KY: Hemp Permits In Full Bloom


With the number of acres allotted to grow industrial hemp nearly tripling in 2017, this could be the year the crop challenges Kentucky’s reputation as the Bluegrass State.

The Kentucky Department of Agriculture has approved 209 applications from growers who have been approved to cultivate up to 12,800 acres of industrial hemp for research purposes in 2017, nearly three times the number of acres that were approved for the previous year. More than 525,000 square feet of greenhouse space were approved for indoor growers in 2017.

That compares to 137 growers in 2016 that were approved to plant up to 4,500 acres but actually planted only about 2,350 acres of hemp, up from 922 acres in 2015 and 33 acres in 2014.

“By nearly tripling hemp acreage in 2017 and attracting more processors to the state, we are significantly growing opportunities for Kentucky farmers,” Agriculture Commissioner Ryan Quarles said in a news release. “Our strategy is to use KDA’s research pilot program to encourage the industrial hemp industry to expand and prosper in Kentucky. Although it is not clear when Congress might act to remove industrial hemp from the list of controlled substances, my strategic objective is to position the commonwealth’s growers and processors to ultimately prevail as national leaders in industrial hemp production.”

Of the 209 approved in 2017, 11 were from processors – that’s in addition to 29 previously approved multi-year processor applications that were not required to reapply. Five universities will also carry out additional research projects in 2017. KDA officials cited the recent decline in commodity prices as one factor that appears to be generating increased interest among Kentucky’s farmers in industrial hemp and other alternative crops.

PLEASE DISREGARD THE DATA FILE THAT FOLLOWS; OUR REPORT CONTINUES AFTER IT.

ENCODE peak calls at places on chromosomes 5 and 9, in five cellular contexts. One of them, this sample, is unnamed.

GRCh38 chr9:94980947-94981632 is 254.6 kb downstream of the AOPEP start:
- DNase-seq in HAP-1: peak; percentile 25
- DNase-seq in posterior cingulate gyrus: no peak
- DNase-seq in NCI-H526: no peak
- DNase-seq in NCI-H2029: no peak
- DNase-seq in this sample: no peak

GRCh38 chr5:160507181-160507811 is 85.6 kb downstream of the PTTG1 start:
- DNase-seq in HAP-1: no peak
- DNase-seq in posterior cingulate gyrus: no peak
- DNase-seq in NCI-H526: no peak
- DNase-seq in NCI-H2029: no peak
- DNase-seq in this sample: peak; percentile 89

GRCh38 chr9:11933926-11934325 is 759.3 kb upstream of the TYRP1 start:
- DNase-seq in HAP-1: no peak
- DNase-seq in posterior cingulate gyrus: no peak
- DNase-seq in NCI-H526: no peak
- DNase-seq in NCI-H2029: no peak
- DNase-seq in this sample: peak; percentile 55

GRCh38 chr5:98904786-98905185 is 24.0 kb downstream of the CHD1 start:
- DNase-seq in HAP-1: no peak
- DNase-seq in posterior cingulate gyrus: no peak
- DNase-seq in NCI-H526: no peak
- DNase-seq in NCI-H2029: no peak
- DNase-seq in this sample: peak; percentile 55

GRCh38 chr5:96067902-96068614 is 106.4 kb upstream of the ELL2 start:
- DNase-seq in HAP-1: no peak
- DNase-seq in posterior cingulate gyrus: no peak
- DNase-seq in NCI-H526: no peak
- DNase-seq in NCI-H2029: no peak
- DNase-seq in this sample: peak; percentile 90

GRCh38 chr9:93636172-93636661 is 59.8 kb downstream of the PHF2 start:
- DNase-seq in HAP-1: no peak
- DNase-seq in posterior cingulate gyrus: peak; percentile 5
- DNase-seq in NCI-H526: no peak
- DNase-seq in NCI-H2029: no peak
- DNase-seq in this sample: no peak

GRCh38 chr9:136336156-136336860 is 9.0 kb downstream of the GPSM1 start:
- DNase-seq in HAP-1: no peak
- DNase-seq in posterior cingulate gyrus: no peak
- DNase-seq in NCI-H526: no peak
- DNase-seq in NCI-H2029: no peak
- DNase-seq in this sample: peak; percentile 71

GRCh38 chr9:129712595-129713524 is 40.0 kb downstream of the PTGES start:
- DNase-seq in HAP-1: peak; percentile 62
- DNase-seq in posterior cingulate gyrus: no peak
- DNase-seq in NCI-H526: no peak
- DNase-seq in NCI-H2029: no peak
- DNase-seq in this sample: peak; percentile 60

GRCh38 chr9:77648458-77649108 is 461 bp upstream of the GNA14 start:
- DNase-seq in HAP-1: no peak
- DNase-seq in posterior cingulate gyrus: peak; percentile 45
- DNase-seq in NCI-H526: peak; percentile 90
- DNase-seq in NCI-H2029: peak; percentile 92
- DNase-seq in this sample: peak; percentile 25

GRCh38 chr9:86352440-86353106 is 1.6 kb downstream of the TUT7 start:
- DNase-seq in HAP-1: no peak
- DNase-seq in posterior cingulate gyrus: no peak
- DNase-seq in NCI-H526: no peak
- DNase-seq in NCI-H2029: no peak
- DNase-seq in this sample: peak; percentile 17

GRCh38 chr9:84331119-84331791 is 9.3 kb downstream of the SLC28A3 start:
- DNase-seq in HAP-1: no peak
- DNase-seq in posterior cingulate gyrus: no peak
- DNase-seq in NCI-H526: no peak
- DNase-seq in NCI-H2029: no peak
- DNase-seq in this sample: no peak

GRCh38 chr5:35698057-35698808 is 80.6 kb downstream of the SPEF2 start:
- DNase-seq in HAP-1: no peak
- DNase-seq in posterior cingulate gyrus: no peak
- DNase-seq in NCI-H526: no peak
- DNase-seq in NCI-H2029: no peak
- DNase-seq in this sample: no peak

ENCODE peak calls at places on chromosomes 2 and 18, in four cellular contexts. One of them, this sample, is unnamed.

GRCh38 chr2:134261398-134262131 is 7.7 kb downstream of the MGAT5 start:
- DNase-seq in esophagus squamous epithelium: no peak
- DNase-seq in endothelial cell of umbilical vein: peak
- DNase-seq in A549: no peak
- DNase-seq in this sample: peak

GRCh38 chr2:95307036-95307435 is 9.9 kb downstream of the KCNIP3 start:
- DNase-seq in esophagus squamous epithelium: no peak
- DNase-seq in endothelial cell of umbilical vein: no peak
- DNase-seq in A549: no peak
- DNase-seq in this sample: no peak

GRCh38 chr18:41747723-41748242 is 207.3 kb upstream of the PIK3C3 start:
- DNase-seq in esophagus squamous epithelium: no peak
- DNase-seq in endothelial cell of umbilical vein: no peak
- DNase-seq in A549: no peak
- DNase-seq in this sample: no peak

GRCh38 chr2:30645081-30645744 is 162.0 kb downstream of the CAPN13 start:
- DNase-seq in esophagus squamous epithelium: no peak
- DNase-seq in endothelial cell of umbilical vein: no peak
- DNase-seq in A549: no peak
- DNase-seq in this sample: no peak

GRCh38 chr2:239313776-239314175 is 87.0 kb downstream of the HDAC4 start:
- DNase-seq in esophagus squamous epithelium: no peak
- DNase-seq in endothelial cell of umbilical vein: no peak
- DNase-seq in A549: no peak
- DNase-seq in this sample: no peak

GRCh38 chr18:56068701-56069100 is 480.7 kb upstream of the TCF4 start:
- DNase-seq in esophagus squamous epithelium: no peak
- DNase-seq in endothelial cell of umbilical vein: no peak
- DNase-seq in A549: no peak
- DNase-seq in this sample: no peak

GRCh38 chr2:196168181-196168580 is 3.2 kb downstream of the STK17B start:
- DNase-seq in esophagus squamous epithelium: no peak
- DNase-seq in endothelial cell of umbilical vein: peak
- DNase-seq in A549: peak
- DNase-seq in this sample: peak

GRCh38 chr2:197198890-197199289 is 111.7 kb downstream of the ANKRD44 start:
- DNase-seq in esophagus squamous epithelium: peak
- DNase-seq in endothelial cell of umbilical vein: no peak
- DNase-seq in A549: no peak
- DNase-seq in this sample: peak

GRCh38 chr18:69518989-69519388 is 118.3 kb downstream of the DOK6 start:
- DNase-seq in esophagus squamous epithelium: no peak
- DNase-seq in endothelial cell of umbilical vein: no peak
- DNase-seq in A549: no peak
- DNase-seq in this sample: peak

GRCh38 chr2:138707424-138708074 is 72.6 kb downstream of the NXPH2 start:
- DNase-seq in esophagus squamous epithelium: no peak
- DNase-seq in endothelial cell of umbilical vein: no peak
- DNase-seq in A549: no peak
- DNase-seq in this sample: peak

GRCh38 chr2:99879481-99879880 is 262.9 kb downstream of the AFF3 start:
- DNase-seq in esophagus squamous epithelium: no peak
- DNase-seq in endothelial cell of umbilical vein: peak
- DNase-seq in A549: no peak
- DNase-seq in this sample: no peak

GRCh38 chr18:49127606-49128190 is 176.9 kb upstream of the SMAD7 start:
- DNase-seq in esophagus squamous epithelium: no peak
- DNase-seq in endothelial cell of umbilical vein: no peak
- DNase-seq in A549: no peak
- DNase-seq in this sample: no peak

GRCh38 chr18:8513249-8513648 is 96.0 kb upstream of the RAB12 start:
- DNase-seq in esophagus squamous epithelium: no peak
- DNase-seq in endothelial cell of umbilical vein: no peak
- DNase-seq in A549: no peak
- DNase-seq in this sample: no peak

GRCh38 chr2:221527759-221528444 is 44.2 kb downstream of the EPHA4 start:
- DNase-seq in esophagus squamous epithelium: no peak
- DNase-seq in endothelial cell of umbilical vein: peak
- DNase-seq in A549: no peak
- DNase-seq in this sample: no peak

Applicants were asked to identify which harvestable component of the plant would be the focus of their research (floral material, grain, or fiber); some applicants selected more than one component.

Shelby growers

Doris Hamilton, industrial hemp coordinator for the KDA, said that Shelby Countians are included in the project this year.

“There are a total of six approved growers for the 2017 Industrial Hemp Research Pilot Program in Shelby County,” she said.

That compares to two growers who participated in the program in 2106, Courtney Farms and Mulberry Orchard.